Summary and book reviews of A Pirate Looks at Fifty by Jimmy Buffett

A Pirate Looks at Fifty

by Jimmy Buffett

A Pirate Looks at Fifty by Jimmy Buffett X
A Pirate Looks at Fifty by Jimmy Buffett
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  • First Published:
    Jul 1998, 420 pages
    Paperback:
    May 1999, 255 pages

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About this Book

Book Summary

Buffett brings us along on the remarkable journey which he took through the Southern hemisphere to celebrate this landmark birthday

For the millions of fans of Jimmy Buffett's music as well as his bestselling books, Tales From Margaritaville and Where Is Joe Merchant?, here is the ultimate Jimmy Buffett philosophy on life and how to live it. As hard as it is to believe, the irrepressible Jimmy Buffett has hit the half-century mark and, in A Pirate Looks At 50, he brings us along on the remarkable journey which he took through the Southern hemisphere to celebrate this landmark birthday.
        
Jimmy takes us from the legendary pirate coves of the Florida Keys to the ruins of ancient Cartegena. Along the way, we hear a tale or two of how he got his start in New Orleans, how he discovered his passion for flying planes, and how he almost died in a watery crash in Nantucket harbor. We follow Jimmy to jungle outposts in Costa Rica and on a meandering trip down the Amazon, through hair-raising negotiations with gun-toting customs officials and a 3-year-old aspiring co-pilot. And he is the inimitable Jimmy Buffett through it all.
        
For Parrotheads, for armchair adventurers, and for anyone who appreciates a good yarn and a hearty laugh, here is the ultimate backstage pass -- you'll read the kind of stories Jimmy usually reserves for his closest friends and you'll see a wonderful, wacky life through eyes of the man who's lived it. A Pirate Looks At 50 is a breath of fresh air and a ingenious manual for getting to 50 . . . and beyond.

Time on the Water

My Life
(In Four Hundred Words or Less)


When I was growing up in Alabama, the beginning of the new school year was a bad time. It meant the end of summer, which is my season. I packed away my shorts and T-shirts, put on socks, shoes, and my parochial--school uniform, and dragged my ass to class. To make matters worse, the first thing the nuns would make us all do on the first day back was to write about what we had done that summer. Having to recall it all while sitting in the antiseptic atmosphere of a classroom was like staring at the goodies in a bakery window with no money in your pocket. However, the bright side to the ordeal was that it reminded me of what lay ahead the next summer, and I carried those longings through the winter and spring until the last bell of the school year rang and I charged back to the beach. I don't know why the idea of trying to put fifty ...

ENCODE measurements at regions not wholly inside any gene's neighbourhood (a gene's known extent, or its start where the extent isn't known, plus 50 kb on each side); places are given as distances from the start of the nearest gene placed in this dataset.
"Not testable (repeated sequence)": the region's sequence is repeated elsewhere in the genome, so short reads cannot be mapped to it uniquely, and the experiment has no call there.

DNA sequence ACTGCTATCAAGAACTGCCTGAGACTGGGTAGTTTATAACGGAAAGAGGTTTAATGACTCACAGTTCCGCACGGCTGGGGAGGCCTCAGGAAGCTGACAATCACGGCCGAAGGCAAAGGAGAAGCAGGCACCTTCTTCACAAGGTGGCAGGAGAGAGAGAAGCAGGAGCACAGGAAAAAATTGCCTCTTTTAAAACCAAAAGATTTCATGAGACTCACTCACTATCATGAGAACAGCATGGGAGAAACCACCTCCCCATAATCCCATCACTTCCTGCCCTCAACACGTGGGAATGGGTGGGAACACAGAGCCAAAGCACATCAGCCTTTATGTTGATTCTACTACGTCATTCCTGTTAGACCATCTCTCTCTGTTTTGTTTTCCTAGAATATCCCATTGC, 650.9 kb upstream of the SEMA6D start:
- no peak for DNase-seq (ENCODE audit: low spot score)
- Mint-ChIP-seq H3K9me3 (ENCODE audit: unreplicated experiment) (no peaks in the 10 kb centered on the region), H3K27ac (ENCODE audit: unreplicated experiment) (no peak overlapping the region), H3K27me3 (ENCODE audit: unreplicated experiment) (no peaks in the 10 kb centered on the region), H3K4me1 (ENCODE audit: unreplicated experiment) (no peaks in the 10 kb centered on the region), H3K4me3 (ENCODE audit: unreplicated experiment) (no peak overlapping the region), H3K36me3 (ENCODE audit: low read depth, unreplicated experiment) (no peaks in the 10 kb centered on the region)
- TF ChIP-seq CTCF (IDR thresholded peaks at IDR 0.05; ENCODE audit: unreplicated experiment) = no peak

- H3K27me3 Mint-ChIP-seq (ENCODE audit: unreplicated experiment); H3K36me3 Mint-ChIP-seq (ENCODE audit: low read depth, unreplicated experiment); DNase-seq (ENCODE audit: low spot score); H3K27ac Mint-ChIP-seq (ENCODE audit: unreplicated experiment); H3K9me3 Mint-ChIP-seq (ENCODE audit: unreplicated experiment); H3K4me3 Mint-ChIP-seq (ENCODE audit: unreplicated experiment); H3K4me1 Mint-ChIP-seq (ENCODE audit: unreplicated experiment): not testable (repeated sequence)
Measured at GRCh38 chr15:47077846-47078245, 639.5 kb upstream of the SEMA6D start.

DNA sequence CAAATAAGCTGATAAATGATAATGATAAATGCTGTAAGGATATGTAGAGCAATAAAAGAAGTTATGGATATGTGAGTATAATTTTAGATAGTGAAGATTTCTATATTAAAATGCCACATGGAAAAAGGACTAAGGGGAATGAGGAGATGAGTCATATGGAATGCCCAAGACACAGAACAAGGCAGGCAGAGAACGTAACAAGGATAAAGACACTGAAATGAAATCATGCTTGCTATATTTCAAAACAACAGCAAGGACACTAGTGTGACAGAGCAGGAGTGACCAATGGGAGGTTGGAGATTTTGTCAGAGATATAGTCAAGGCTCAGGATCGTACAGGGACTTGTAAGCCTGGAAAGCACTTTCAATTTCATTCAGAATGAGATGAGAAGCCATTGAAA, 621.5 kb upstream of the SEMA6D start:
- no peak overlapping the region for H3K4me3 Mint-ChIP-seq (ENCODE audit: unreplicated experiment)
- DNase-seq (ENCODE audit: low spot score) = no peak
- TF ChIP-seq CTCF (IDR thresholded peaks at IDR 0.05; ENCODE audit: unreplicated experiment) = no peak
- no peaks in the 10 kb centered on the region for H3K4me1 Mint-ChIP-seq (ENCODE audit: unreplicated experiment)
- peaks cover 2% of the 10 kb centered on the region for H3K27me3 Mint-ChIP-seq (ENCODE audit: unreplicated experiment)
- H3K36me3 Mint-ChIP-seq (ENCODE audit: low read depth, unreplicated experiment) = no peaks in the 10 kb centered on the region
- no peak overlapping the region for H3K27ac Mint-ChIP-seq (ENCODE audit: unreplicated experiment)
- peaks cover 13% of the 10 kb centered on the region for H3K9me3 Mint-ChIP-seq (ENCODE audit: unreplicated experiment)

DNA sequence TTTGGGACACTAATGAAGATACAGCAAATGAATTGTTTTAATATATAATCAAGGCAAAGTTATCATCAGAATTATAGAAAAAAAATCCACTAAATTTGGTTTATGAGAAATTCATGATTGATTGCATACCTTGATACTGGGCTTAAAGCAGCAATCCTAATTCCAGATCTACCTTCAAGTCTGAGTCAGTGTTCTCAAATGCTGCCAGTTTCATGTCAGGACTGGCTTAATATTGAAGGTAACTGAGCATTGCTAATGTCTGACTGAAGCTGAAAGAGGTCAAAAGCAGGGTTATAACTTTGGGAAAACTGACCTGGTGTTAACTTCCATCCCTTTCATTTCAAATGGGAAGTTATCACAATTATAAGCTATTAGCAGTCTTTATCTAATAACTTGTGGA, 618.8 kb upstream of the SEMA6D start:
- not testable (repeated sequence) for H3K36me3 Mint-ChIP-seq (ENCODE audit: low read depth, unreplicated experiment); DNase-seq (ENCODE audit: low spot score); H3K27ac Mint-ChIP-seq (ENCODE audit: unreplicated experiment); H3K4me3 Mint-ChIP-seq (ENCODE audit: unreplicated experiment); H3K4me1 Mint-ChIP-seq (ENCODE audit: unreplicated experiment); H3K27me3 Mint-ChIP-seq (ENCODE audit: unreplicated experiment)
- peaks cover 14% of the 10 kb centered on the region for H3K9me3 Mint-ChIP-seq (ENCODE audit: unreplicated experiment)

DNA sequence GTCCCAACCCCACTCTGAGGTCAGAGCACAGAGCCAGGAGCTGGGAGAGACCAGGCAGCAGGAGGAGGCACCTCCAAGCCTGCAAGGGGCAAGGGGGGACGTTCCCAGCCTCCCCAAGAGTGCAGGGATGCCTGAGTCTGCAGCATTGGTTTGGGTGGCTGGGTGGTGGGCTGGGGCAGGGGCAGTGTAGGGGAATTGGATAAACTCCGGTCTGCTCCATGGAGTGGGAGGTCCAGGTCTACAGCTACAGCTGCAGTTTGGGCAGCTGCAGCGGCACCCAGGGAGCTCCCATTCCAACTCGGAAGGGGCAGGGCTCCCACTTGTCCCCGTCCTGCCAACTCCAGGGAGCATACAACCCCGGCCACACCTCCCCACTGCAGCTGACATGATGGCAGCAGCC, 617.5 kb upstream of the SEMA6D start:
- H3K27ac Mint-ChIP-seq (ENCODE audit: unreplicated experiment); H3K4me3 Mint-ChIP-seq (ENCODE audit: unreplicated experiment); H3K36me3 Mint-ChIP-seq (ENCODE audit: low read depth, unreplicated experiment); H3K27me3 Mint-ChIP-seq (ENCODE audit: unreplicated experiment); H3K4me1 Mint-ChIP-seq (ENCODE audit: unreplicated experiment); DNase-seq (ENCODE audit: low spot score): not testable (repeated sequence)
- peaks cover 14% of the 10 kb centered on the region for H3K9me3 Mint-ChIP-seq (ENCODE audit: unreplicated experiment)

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Reviews

Media Reviews

Entertainment Weekly - Beth Johnson
...[an] enthusiastic, rambling memoir.

Library Journal
These intertwined, meandering recollections would make a nice column in the local paper, but as the memoirs of a creative talent they are deeply disappointing.

Kirkus Reviews
This first nonfiction outing from singer/songwriter Buffett (Where Is Joe Merchant?, 1992, etc.) is more food for his Parrothead fans, but there is some fine writing along with the self-revelation. Half autobiography and half travelogue, this volume recounts a trip by Buffett and his family to the Caribbean over one Christmas holiday to celebrate the writer's 50th birthday. .... Both Parrotheads and those with a taste for the Caribbean find something for their palates here.

Publishers Weekly
The diaristic logbook that Buffett keeps along the way provides endless opportunities to muse on the music business; his older, wilder ways; navigation and, on the horizon, approaching mortality. Buffett's prose won't itself win him more "parrotheads" (as his fans are called), but those with enough patience or reverence to wade through long descriptions of beloved gear, favorite books or "fucking tikki pukki drinks" will find beneath these amblings a disarmingly direct character.

Reader Reviews

Nanette

A Pirate Looks at Fifty
Light reading. I found it humorous, philosophical, and downright interesting true stories.
Wren J.Harper,Jr.

"A Pirate Looks at Fifty" is a work I wish I had read when I turned 50 (some four years ago). I too love the Caribbean and not only found a wealth of information in the book regarding some new sites to consider traveling to, but more ...   Read More
Ms CJ

Something different
I enjoyed the unusual writing style of JB. It can feel a bit scatterbrained, but in the end a very enjoyable read.

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